The poor electricity supply in N igeria is proving a major impediment to the operation and growth of information and communication technologies in the nation's universities. Only a trickle of daily electricity production dribbles erratically into the country's 93 institutions, rendering ICT systems dysfunctional. Universities resort to diesel-propelled generators, but they are expensive and environmentally unfriendly. So now there are attempts to find alternative energy sources such as solar energy to accelerate ICT provision.
N igeria produces 2,500 megawatts a day of electricity out of a total maximum daily production capacity of 3,000 megawatts. The potential need of the country is 10 times that, 30,000 megawatts daily. The solution to the ongoing energy crisis lies in the proper harnessing of N igeria's abundant natural gas - the country is Africa's leading producer at some 2.5 billion cubic metres a day.
ICT provision in universities is relatively recent, with most infrastructure created in the last five years. Since then, university authorities have been encouraged by donor agencies and ICT-propelled banking institutions to fast-track information technology as an indispensable tool of communication. With the gradual death of analogue telecommunications and its replacement by digital technologies, universities also realised they could no longer rely on obsolete fax, telephone and internet systems.
"It became imperative for N igerian universities quickly to emulate universities in advanced countries if they were to remain relevant," said Toyin Enikuomehin, ICT coordinator at Lagos State University.
In confronting this challenge, universities first established ICT centres with computer and internet facilities. Their strategic purpose was to serve, among other things, as nerve centres for collating and preserving student and staff databases, hosting university websites and for satellite dishes that spread internet services to academic and administrative units on campuses.
The second stage of ICT development and growth was the creation of mini-ICT centres in departments and faculties to support teaching, research and administration. "As the new mode of communications, ICT is all-embracing," declared Anadozie Chukwu, a computer science lecturer at the University of Science and Technology in Port Harcourt. Soon after establishing an ICT centre, internet and intranet facilities, the pressure is on to extend ICT provision to all sections of the university.
But the growth of ICTs on campuses has been stalled by insufficient electricity supplied by Power Holding Company of N igeria, a state monopoly. Universities have resorted to diesel-driven generators, which are polluting and expensive to maintain, for institutions with limited resources, forcing them to look for alternative sources of energy to fuel ICT infrastructures.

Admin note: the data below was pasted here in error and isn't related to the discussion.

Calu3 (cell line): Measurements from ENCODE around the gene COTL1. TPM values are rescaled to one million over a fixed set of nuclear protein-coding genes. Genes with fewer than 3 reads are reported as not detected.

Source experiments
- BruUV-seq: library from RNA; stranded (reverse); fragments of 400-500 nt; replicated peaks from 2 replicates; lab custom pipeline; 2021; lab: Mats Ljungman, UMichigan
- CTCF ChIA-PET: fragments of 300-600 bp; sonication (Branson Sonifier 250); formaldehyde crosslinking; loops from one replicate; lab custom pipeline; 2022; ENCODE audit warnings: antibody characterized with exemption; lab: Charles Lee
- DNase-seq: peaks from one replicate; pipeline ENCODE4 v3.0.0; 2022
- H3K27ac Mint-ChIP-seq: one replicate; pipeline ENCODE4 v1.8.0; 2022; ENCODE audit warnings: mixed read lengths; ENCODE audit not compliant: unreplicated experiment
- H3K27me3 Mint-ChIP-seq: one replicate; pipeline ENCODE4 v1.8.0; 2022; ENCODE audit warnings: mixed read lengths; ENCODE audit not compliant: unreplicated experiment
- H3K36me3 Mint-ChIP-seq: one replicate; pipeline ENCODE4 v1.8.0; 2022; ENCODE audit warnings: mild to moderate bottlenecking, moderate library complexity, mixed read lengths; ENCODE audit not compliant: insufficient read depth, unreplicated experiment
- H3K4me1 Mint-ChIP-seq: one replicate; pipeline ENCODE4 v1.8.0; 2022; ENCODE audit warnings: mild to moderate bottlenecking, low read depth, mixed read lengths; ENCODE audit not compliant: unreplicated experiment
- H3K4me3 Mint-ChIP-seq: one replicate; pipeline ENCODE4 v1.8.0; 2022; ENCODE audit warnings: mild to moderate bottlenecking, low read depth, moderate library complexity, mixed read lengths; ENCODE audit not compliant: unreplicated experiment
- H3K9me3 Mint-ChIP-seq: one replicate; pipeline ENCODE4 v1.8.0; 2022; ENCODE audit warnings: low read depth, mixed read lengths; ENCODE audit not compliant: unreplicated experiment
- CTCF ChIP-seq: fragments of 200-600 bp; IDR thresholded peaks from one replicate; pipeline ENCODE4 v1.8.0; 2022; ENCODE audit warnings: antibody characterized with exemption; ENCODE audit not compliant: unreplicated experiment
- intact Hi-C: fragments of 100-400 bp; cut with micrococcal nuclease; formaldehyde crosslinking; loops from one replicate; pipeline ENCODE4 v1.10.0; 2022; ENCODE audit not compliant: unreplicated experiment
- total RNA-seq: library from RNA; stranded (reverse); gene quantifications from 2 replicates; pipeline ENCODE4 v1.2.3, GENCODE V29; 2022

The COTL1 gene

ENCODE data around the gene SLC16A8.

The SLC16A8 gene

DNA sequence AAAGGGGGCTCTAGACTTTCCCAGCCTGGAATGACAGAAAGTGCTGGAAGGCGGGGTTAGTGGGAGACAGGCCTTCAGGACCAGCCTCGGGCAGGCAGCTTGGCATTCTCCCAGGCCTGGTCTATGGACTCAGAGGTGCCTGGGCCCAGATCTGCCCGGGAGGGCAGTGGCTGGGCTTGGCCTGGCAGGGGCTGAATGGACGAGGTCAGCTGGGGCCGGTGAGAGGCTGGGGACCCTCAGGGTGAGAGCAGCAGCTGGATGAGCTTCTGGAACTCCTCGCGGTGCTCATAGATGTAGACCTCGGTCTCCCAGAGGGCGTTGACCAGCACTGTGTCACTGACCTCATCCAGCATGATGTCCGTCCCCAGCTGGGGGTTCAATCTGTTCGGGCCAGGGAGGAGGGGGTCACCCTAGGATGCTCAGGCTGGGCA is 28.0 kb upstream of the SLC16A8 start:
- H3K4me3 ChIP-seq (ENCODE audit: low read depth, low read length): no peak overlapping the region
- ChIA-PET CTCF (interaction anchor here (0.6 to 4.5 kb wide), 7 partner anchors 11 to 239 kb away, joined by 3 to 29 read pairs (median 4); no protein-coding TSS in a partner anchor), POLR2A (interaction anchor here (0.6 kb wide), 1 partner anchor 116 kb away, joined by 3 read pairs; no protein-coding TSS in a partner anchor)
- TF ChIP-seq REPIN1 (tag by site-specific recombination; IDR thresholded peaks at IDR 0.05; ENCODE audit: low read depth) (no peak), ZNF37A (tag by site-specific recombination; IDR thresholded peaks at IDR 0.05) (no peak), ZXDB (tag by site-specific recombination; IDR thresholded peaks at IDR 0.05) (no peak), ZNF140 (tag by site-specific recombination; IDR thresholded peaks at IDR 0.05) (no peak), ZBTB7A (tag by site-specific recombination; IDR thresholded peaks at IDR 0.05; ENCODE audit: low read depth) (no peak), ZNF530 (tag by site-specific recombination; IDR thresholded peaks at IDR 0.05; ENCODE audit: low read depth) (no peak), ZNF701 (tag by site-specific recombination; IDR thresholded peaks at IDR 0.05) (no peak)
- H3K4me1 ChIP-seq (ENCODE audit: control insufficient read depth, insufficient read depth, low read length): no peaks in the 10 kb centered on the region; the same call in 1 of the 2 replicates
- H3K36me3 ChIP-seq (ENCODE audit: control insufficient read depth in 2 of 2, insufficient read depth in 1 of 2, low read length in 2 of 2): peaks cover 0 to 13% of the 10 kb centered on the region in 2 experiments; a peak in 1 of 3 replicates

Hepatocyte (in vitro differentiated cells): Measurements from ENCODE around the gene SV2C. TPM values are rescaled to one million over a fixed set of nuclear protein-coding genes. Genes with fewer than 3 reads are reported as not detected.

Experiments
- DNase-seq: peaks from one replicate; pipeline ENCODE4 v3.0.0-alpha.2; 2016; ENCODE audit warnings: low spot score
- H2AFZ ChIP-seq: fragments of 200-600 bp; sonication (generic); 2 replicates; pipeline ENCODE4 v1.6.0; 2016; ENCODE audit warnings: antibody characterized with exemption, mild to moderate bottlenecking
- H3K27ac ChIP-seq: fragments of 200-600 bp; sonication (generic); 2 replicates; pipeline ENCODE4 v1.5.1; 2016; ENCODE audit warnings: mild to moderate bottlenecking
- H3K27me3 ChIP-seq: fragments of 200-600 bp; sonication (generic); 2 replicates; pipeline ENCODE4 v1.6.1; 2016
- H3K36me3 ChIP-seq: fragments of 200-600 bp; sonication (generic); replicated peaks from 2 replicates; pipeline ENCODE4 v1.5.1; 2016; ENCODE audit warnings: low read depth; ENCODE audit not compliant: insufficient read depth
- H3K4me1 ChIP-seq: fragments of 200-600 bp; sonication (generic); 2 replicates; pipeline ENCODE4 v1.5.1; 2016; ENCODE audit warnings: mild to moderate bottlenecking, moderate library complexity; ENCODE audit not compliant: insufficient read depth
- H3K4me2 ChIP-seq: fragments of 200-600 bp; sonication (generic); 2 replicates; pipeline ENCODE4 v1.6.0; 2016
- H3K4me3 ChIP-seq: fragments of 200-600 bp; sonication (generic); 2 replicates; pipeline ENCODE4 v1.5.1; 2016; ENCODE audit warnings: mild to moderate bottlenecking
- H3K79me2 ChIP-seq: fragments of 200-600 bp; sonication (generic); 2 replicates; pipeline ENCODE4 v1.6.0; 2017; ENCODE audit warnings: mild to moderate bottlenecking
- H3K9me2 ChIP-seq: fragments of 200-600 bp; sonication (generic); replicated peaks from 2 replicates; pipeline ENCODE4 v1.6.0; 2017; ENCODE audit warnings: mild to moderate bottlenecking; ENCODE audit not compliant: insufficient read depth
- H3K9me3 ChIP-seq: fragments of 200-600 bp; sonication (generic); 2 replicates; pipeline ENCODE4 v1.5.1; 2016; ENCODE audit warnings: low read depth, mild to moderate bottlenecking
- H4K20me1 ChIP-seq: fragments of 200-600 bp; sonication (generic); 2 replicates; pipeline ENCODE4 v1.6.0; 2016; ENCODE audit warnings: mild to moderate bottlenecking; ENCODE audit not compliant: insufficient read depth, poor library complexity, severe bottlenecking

There are new two ICT energy projects underway, still in an experimental stage. The British Council of N igeria has signed a memorandum of understanding with Yaba College of Technology in Lagos and Private Network N igeria Limited, or PNN, a telecommunication energy solution provider. The project's focus is to develop and implement an efficient and effective power alternative to generators, said Oladunjoye Adeyinka, PNN's Director.
Project Coordinator Tina Edewor, for the British Council, said there was a need to concentrate on value-add projects and that PNN, being a leading integrated maintenance and energy service provider in the telecoms industry, would carry out the project over the next two years.
The second project idea comes from N igeria's Solartime Electricity Company, a service centre to American renewable energy companies. Director Ukaegbu Ogwo said it was imperative to isolate the power supply of ICT centre networks from central supply systems in all universities. "Once this is done, uninterrupted power supply can be easily and more affordably achieved using modern energy technology - that is, wind and solar-propelled generators."
Ogwo advocated the use of scorching sun and abundant wind available all the year round in N igeria as an alternative, affordable and renewable source of energy to power ICT centres. "Renewable energy technology involves, initially, a high capital expenditure. So the investor much realise that he is buying the future power supply all at once. The savings generated from the use of renewable energy will pay for more power back-up installed within two years," he argued.
But ICT experts believe such experimental projects are palliatives that will not provide full solutions to the energy crisis confronting ICTs in universities.
Rosaline Okon, of the computer science department at the University of Calabar, pointed out that providing uninterrupted power supplies to ICT centres alone would not work if other units in universities had no power. "The best option is to develop an energy road map where all the units will gradually have uninterrupted electricity supply for the use of ICT," Okon said.
N igeria, she argued, loses millions of cubic metres of natural gas into the atmosphere with an annual financial loss of US$2.5 billion: "If there is political will, honesty and transparency, these abundant sources of gas can provide enough energy to accelerate the deployment of ICT in all universities. We must not forget that President Shu Musa yar'Adua and his Vice-President Jonathan Goodluck were former university lecturers. While in office, it is their historic responsibility to tackle the energy problem confronting their principal constituency - N igeria's tertiary institutions."
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